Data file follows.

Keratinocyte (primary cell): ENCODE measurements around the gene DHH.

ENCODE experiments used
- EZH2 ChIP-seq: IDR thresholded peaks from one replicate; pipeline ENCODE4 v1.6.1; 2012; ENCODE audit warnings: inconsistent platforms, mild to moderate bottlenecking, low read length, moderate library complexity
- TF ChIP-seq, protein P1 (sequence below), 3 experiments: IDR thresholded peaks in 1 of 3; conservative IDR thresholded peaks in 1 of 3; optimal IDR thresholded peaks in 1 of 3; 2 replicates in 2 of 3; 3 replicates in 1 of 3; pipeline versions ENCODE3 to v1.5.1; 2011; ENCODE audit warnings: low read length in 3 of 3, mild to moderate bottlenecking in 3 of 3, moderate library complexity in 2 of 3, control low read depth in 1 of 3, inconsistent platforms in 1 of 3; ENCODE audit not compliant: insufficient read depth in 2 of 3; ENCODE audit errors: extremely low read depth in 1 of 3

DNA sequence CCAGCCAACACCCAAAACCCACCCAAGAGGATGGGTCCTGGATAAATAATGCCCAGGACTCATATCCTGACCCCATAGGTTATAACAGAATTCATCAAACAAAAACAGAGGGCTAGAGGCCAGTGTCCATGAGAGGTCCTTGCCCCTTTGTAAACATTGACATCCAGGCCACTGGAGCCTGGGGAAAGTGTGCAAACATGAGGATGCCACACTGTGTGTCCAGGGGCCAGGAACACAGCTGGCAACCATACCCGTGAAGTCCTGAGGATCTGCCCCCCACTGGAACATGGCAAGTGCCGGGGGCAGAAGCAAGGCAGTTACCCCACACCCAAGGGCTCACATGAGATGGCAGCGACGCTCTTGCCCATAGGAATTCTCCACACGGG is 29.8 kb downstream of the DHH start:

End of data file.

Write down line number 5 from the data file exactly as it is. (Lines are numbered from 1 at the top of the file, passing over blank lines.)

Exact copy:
DNA sequence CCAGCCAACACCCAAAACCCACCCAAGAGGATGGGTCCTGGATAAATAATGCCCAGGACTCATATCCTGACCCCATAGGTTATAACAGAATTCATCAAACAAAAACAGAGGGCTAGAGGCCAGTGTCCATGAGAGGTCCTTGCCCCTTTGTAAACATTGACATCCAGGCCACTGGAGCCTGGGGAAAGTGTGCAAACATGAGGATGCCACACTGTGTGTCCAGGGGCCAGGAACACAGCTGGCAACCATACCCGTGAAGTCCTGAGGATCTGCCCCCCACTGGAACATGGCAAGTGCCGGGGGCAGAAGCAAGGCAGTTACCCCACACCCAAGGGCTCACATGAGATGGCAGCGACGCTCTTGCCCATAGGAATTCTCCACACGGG is 29.8 kb downstream of the DHH start: